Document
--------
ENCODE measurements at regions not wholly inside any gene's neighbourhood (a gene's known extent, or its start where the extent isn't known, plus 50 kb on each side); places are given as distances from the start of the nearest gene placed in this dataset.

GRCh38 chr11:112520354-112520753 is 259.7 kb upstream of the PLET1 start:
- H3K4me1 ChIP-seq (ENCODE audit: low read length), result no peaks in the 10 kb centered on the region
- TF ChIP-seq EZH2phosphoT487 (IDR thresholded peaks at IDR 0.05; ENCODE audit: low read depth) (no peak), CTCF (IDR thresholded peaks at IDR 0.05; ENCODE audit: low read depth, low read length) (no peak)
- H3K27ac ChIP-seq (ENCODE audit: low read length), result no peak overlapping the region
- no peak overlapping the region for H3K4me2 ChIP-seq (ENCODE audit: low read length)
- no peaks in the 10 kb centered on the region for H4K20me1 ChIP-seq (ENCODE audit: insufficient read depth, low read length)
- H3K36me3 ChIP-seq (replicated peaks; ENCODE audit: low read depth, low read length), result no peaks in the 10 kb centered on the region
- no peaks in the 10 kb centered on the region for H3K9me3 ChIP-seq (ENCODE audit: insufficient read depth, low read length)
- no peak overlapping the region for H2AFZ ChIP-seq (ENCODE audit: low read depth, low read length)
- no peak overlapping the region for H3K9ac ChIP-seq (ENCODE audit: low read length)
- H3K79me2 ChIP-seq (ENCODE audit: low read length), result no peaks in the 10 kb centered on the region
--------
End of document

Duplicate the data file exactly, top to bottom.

ENCODE measurements at regions not wholly inside any gene's neighbourhood (a gene's known extent, or its start where the extent isn't known, plus 50 kb on each side); places are given as distances from the start of the nearest gene placed in this dataset.

GRCh38 chr11:112520354-112520753 is 259.7 kb upstream of the PLET1 start:
- H3K4me1 ChIP-seq (ENCODE audit: low read length), result no peaks in the 10 kb centered on the region
- TF ChIP-seq EZH2phosphoT487 (IDR thresholded peaks at IDR 0.05; ENCODE audit: low read depth) (no peak), CTCF (IDR thresholded peaks at IDR 0.05; ENCODE audit: low read depth, low read length) (no peak)
- H3K27ac ChIP-seq (ENCODE audit: low read length), result no peak overlapping the region
- no peak overlapping the region for H3K4me2 ChIP-seq (ENCODE audit: low read length)
- no peaks in the 10 kb centered on the region for H4K20me1 ChIP-seq (ENCODE audit: insufficient read depth, low read length)
- H3K36me3 ChIP-seq (replicated peaks; ENCODE audit: low read depth, low read length), result no peaks in the 10 kb centered on the region
- no peaks in the 10 kb centered on the region for H3K9me3 ChIP-seq (ENCODE audit: insufficient read depth, low read length)
- no peak overlapping the region for H2AFZ ChIP-seq (ENCODE audit: low read depth, low read length)
- no peak overlapping the region for H3K9ac ChIP-seq (ENCODE audit: low read length)
- H3K79me2 ChIP-seq (ENCODE audit: low read length), result no peaks in the 10 kb centered on the region